During darker times, when I identified myself in many ways that no longer resonate at all, I was selected to take part in a trip to Morocco with Girlguiding.

In preparation for the trip we met once a month to talk about what we would put in our backpacks and to break the ice, so to speak. We watched films and did Just Dance and sang songs and played Articulate!

It was from these experiences in some church hall in Preston with a collection of people I did not know very well that I developed the illusory sense that I was any good at articulating things. My vicious, shouty way of playing was by no means ‘fun’, but it gave me a sense that I was good at something, that I wouldn’t be dead weight in this expedition the way I had been in others.

I would get a wodge of cards in my hand and start the timer and lose my mind about Sherlock Holmes, or Birch Trees, or whatever the clues might have been.

And, you know, we went to Morocco and we slept under the stars in the Sahara and rode camels and helped women in a small mountain town develop the skills they might need to gain independence. In light of Baden-Powell’s colonial proclivities, I’m not thrilled now about that project. But we went.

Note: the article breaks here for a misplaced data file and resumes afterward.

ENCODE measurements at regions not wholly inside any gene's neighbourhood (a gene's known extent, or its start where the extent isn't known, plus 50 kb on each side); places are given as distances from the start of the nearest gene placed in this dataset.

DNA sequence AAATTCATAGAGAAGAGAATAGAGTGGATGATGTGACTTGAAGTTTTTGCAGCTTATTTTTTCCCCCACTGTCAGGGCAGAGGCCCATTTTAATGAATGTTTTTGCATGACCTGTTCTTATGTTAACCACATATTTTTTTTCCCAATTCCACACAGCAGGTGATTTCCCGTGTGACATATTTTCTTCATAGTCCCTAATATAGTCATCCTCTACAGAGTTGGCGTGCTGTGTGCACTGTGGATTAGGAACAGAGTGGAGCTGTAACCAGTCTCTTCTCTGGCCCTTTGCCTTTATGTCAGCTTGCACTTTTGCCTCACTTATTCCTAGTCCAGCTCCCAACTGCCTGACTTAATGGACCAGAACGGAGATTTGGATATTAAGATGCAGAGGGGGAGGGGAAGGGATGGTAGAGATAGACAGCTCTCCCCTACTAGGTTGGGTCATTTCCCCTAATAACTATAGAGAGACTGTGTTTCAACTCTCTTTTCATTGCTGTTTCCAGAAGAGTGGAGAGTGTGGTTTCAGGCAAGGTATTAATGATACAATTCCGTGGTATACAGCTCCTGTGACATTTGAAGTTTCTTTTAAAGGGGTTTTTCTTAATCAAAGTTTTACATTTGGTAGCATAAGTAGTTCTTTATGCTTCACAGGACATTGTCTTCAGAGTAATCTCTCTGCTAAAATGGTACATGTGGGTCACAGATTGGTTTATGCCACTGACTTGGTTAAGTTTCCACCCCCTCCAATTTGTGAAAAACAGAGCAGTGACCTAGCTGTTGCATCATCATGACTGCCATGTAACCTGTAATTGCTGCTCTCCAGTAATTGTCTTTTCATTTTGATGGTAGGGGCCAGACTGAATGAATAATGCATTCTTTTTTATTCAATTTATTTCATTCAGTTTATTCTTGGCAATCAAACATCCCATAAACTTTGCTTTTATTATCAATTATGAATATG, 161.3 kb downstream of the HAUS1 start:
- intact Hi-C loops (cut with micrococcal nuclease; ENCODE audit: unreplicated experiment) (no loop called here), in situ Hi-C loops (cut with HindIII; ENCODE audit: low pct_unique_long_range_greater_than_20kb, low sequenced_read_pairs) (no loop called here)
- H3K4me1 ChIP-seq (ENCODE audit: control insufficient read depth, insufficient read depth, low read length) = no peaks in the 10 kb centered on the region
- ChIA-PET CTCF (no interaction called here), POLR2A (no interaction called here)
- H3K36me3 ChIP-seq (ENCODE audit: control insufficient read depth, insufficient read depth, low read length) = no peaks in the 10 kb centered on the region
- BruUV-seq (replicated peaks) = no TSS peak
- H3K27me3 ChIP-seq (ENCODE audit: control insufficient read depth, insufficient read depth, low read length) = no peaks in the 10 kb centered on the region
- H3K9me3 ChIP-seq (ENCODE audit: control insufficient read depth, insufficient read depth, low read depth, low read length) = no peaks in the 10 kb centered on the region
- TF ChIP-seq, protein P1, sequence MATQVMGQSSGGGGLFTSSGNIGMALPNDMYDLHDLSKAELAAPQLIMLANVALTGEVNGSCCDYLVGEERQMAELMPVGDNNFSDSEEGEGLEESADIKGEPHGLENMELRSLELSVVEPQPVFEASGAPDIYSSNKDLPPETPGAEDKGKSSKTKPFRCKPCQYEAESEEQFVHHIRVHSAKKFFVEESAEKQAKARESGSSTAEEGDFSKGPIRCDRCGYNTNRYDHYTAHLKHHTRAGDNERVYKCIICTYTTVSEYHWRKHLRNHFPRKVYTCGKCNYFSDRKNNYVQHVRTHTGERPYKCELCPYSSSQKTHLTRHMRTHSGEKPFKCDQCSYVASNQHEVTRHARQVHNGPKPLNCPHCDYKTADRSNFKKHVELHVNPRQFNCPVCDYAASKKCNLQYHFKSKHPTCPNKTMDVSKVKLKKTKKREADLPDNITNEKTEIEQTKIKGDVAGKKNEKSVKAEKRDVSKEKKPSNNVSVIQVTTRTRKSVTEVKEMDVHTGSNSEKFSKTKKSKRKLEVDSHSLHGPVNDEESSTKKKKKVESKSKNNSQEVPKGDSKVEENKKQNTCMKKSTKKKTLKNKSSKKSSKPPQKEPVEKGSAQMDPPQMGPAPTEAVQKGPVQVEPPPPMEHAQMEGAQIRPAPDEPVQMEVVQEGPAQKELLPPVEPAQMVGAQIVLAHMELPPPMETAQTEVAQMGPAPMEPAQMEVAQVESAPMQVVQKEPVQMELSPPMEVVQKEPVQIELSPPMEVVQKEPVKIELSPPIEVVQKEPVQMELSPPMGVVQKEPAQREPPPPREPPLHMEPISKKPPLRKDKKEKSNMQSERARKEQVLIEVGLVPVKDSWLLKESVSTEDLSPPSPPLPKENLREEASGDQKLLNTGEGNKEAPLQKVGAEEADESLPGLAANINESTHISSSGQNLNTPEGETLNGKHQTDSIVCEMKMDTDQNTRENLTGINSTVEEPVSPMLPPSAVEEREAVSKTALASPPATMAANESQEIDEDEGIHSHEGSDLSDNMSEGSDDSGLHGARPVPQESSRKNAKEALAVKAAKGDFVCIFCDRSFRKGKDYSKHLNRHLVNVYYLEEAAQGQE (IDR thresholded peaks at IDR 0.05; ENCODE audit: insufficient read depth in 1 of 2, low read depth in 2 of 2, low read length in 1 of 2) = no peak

And we came back; I went on living my life and my tan faded out, and now, having spent over a decade in Girlguiding, I am not a girl, I am non-binary. It might be too much of a reach to argue that it was Articulate!, and my awkward, rambling, aggressive way of playing it, that relied on certain assumptions and fixities within my understanding of myself, that the desperation in the way I grabbed the cards was a desperation not to win but to be one of them. And, while I value the memories of sand and Marrakesh and the view from our hostel, I am also making peace with the fact of my difference from the women with whom I travelled.

I now take a different name to the one I used on that trip. And there are things I still need to do. Hopefully, the way I play board games will develop more. Hopefully, my vicious, competitive streak will fade to nothing. Hopefully, my sense of irony will not.

The rush of playing Articulate! has not escaped me. When the timer is turned over, and you look at the card you have and you stutter a little bit, trying to figure out the pithiest way of explaining, it’s excellent fun. And I’m very glad now that the way in which I present myself coincides with the person I am much more than it did. And it certainly helped that I had some rudimentary practice at explaining the concept of Mickey Mouse without using either of the words ‘Mickey’ or ‘mouse’.


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